Garrettsville -- This village isn't letting a few messes get in the way of the year's biggest event.
Mayor Rick Patrick said the March 22 fire, road projects and construction won't stop Summerfest from kicking off June 27.
"That's the main thing right now, just focusing on getting the town to look its best as much as possible for that," he said.
The annual summer event runs June 27-29. But preparations may come down to the wire, as the village deals with the aftermath of the fire that destroyed a quarter of its downtown; a state paving project, a county bridge replacement, and other construction and demolition projects.
"When the fire hit us, everything hit us all at once," Patrick said.
The Ohio Department of Transportation is still putting the finishing touches on a $2.4 million paving project along Route 82 that ran from Sheldon Road in Mantua Township to the Trumbull County line.
"They're still working on it, but they've mostly made it through Garrettsville, and that's all we're concerned about," Patrick said.
Portage County also has been working to replace the Liberty Street bridge since April, but Patrick said county officials have told him it will be finished by the end of the month.
Paul's Grist Mill at Water and Windham streets was sold to developer Mike Maschek last month and the rear half of that building is being demolished. The gas and service station next to the IGA grocery store was torn down June 12.
Burned buildings from the March fire have been cleared away, while Pizza Hut begins construction of a new building. Meanwhile, a new intermediate school is going up next to James A. Garfield Elementary.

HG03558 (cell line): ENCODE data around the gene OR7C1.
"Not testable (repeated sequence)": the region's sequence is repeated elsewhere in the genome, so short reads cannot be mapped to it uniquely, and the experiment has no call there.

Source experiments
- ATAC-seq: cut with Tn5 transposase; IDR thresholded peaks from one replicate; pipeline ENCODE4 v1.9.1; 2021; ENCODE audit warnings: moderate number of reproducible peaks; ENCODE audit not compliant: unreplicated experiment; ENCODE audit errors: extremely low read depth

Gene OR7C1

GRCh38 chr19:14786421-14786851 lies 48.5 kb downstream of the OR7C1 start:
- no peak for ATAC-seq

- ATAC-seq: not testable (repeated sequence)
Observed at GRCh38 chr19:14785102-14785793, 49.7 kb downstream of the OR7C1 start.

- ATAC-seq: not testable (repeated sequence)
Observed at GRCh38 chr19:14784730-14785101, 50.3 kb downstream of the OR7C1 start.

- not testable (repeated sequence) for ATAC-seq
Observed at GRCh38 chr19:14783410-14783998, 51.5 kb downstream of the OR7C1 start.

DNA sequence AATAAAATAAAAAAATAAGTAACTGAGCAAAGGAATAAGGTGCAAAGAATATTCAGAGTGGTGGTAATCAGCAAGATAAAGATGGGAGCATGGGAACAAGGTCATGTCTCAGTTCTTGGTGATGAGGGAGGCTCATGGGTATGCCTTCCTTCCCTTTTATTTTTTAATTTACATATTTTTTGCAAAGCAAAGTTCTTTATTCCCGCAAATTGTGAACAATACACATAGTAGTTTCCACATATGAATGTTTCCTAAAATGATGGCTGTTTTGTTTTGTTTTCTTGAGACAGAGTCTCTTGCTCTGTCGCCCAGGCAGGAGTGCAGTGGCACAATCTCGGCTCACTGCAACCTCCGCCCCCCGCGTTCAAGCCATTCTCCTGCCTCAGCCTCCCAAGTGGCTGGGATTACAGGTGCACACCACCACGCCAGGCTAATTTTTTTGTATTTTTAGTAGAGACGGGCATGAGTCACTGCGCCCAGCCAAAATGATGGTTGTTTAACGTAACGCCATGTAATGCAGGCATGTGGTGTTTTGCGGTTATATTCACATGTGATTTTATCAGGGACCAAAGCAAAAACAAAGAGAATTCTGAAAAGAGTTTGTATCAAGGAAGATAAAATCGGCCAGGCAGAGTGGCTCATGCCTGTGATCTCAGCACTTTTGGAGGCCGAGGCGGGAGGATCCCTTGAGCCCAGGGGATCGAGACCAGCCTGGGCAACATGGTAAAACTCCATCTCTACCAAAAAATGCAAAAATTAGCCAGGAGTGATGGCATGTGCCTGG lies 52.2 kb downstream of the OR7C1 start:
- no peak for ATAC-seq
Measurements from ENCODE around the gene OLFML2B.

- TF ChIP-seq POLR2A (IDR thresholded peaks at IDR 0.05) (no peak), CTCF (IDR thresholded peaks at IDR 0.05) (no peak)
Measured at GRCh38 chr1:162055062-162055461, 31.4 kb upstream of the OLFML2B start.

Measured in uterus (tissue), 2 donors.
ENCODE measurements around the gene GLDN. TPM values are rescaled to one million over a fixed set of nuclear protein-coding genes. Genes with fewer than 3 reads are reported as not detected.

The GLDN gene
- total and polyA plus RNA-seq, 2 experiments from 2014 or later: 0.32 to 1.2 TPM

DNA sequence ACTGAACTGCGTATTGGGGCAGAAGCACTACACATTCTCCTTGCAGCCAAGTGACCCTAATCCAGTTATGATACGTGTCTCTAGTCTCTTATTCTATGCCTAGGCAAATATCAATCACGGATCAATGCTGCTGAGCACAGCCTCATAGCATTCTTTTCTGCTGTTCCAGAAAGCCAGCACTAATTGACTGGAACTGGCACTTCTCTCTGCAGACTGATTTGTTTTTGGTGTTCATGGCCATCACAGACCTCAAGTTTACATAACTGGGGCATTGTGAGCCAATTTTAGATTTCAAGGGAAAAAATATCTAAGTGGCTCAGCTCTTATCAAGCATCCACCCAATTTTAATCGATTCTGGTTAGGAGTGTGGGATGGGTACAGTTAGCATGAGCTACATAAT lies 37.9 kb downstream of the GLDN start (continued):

OFFICIALS SAY the work just means the village is starting anew, giving them all the more reason to celebrate at Summerfest.
"A lot of people were concerned whether the festival would even be able to go on, but it'll go on and it'll be just as good as ever," said Summerfest organizer Aaron King, who added some things have changed this year, but mostly for the good.
The rides won't be downtown because of insurance concerns, King said. Instead, they'll be moved to Sky Plaza.
"It's a bigger and better kids fun land, and we'll be able to fit more rides," he said. "But it's going to be a pretty hefty walk from there to the festival, about a quarter-mile or so, so that's the only positive way to spin that."
But festivalgoers can take a shuttle, a new feature this year.
The committee has worked with the James A. Garfield school district to provide parking at the high school and Sky Plaza, and run shuttles to the festival entrance at Windham Street. Those will run from 4 to 11 p.m. June 28 and 5 to 11 p.m. June 29.
King said officials also reached out to the firefighters who helped control the March blaze.
"In appreciation of all 34 fire departments that showed up that day, we invited them to lead off the grand parade on Sunday at 12:30, and we're going to compensate them with some festival money for food, and hopefully they'll spend some time here," King said.
The festival's selected charity this year is the Garrettsville Strong fund, and King said it falls in line with their theme: "Rocking to Rebuild."
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